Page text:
overcoming feelings of impatience in the creative process

After making good progress for a few solid weeks, I finally got the ‘fear’ with my current writing work-in-progress.

The fear for me comes in a few different forms, but this time it was the sheer overwhelm that comes when faced with the scale of crafting a whole novel. 

Novels are big projects to undertake. Word-count aside (I aim for around 75,000-80,000 words), the scale of building a coherent story with arcs for multiple, dimensional characters, crafting a consistent world and compelling plot is too much to face every time you sit down to write. 

Naturally, my instinct when faced with this type of overwhelm is to decide I just need the whole thing finished, done, complete - now. 

All or nothing is a habit I'm trying to break free from. It's especially unhelpful in the face of overwhelm or impatience, because this is the mindset which leads to quitting. If you can't finish it now, if you can't do it well enough, if it's too much to face, then you can't do it at all. 

This is a lie. There are no hard and fast rules about how long anything should take. You can hurry the creative process up to a point, but ultimately, it takes as long as it takes. Equally, there are no rules to how 'well' you have to do something - if it takes another draft than so be it. 

becoming more patient with the creative process

Impatience can set in at different points in the creative journey, but it's particularly rife at project midpoints or during the skill-building process (I'm talking from a writing point of view - but this is something that can impact creatives of any medium). I've shared a few of the tools I use to try and overcome this feeling and keep going in spite of it:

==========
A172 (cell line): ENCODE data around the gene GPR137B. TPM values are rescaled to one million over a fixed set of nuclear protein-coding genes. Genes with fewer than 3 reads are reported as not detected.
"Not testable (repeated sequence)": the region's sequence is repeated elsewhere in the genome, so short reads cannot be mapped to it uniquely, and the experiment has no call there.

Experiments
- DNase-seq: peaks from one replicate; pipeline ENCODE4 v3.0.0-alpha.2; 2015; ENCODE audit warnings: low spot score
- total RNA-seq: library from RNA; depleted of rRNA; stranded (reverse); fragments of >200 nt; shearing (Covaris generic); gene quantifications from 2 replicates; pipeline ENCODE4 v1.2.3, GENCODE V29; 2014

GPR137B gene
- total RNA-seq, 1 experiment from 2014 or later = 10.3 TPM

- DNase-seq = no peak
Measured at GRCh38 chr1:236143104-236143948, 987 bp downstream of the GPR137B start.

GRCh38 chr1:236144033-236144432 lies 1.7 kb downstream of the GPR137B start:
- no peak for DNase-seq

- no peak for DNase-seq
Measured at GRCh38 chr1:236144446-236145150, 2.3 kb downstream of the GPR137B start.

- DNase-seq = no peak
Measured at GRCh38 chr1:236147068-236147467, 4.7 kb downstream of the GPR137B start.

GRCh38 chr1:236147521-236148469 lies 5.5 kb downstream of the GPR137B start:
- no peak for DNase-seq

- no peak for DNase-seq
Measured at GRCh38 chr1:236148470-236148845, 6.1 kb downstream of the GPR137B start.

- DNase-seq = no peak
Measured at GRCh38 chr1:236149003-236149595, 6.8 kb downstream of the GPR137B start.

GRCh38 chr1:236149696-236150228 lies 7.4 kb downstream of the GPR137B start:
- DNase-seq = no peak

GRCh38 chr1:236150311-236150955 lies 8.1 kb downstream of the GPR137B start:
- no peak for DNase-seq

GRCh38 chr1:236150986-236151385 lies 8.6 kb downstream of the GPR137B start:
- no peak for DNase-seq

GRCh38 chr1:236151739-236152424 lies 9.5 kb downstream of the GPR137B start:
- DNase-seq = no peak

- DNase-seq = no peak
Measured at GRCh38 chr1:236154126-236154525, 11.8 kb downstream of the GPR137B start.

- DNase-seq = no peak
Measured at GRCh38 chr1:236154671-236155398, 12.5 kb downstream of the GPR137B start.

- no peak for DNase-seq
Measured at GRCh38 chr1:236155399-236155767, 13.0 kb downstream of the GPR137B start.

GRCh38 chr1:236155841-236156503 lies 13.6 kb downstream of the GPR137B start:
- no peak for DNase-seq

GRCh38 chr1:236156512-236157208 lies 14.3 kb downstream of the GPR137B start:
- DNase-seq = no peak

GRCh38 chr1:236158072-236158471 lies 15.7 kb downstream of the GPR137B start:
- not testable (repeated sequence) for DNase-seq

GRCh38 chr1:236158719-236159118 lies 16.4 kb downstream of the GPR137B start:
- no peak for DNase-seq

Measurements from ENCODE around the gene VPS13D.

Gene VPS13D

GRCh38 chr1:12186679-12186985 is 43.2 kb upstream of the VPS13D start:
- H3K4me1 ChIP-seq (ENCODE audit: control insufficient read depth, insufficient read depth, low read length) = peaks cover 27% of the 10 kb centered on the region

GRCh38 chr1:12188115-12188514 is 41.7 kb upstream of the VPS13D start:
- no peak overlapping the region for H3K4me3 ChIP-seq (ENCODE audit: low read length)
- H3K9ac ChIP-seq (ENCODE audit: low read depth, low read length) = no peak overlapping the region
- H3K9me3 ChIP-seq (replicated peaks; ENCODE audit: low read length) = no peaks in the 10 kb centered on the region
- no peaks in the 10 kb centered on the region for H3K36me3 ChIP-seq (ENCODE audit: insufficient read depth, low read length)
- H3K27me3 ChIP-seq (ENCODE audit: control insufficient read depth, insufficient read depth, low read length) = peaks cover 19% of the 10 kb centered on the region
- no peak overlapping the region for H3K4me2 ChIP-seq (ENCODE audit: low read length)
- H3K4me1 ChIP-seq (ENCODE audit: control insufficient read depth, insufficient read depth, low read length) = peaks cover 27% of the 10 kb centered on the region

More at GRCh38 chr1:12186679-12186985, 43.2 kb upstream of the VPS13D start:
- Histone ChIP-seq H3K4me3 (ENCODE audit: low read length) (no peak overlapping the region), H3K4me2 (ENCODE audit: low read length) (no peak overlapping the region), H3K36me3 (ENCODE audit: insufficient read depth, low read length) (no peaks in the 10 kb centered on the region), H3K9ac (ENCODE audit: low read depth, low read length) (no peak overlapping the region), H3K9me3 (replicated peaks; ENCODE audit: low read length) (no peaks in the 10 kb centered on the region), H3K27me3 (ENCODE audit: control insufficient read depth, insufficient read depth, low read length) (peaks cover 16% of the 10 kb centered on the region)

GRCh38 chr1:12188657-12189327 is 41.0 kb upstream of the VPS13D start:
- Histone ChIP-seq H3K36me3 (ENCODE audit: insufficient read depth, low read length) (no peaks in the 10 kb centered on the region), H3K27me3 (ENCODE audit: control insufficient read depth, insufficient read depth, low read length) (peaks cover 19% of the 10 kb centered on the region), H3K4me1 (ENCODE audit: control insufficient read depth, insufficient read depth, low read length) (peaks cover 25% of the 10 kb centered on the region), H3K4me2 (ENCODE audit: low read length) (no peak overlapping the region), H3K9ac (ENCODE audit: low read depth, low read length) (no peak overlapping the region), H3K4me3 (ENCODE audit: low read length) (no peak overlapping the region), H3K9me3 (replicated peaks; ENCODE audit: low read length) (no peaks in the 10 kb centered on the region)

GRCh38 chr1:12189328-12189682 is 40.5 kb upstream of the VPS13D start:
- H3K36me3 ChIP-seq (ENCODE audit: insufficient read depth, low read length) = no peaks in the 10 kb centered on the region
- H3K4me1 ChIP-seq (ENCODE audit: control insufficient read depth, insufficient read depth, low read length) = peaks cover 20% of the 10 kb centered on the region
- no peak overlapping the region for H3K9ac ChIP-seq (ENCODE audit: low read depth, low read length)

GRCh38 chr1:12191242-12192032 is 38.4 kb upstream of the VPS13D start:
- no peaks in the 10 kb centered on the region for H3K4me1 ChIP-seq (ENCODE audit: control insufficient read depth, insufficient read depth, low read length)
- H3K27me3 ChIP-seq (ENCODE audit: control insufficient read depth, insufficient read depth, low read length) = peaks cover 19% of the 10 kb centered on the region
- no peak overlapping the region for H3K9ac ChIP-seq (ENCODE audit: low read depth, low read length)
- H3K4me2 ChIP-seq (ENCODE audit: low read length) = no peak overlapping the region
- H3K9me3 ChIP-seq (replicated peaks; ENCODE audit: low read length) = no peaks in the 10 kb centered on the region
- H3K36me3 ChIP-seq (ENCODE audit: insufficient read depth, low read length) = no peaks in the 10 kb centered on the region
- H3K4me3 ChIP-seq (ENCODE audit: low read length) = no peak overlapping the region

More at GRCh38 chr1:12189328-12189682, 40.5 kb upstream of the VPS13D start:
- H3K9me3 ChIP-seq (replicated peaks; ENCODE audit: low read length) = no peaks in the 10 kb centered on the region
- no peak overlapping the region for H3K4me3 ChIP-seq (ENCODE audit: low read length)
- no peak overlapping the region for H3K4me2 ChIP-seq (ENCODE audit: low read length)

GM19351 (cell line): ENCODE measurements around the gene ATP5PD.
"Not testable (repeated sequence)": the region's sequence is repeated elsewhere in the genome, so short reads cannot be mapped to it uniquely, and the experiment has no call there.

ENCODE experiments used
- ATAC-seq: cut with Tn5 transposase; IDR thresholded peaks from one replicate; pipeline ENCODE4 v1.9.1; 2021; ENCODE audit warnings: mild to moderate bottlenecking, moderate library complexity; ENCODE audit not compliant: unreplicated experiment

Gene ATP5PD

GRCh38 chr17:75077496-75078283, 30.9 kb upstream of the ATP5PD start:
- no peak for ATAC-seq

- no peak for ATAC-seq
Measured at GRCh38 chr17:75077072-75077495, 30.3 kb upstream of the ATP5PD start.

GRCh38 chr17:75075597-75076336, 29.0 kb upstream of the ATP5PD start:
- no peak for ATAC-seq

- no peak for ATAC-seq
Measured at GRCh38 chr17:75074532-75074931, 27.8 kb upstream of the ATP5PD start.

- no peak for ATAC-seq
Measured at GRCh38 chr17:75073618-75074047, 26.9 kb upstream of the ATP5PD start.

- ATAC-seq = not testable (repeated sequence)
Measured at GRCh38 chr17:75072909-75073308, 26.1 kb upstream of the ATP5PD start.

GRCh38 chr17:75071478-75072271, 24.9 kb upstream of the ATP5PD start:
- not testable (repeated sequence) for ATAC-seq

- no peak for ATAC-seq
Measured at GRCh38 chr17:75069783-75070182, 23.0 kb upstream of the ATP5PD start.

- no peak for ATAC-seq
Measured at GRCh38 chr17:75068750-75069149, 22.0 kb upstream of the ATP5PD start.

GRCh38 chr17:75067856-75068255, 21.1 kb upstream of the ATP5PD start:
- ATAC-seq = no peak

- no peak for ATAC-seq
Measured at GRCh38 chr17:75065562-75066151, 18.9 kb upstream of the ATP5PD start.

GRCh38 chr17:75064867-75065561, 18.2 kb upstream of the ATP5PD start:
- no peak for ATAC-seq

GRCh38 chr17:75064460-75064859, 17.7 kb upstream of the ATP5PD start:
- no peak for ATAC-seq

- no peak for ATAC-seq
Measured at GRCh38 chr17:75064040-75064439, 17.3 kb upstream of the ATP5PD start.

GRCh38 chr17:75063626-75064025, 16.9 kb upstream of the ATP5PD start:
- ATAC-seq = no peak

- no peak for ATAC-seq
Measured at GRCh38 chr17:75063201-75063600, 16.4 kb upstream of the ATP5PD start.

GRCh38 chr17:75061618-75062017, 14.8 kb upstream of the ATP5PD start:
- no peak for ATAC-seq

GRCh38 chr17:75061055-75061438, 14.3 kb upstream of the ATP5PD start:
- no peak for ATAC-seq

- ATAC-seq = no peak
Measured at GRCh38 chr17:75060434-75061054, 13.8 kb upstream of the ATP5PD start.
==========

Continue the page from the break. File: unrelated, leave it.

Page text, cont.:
Smaller steps.

Take a break from the big picture. Once you know where you're going there's no sense in staring at the map and freaking out about the distance you still have to travel. Zoom right in to the day-to-day. The little steps you take each day form your process, your journey, and this is where the magic happens. This is where skills grow in proficiency and projects grow to completion.  

Set habits and routine-focused steps that lead in the direction of your destination, and focus on the steps themselves. Get up, do the work, don't look too far ahead, repeat. 

The process.

Everybody loves having created something. Whether you're looking at a finished novel, poem, painting, or cushion - the feeling of accomplishment and empowerment is incredibly fulfilling. 

But chasing that feeling can't be your only driver. You have to find a way to seek the joy in the process, the doing, the making of your art. Learning to love the process can become a steady tether to your art that will really help you stay the course when your impatience makes you want to quit and run. 

Look at breaking your project down into much smaller stages to give yourself more regular bursts of accomplishment. This might look like reaching the end of a draft, or even a chapter. Celebrating the little wins (like your daily word count), practising gratitude through journaling, rewarding daily habits - these can all help steer the mind away from the end result and shift the feelings of impatience from not reaching it quickly enough. 

Often the only solution is that there is no sure fix, only the comfort of experience and familiarity. With regular journaling, and calm reflection on these feelings - you'll start to build up a picture of your ability to move through these periods of impatience.

If you can deal with it once and keep going, you can deal with it again.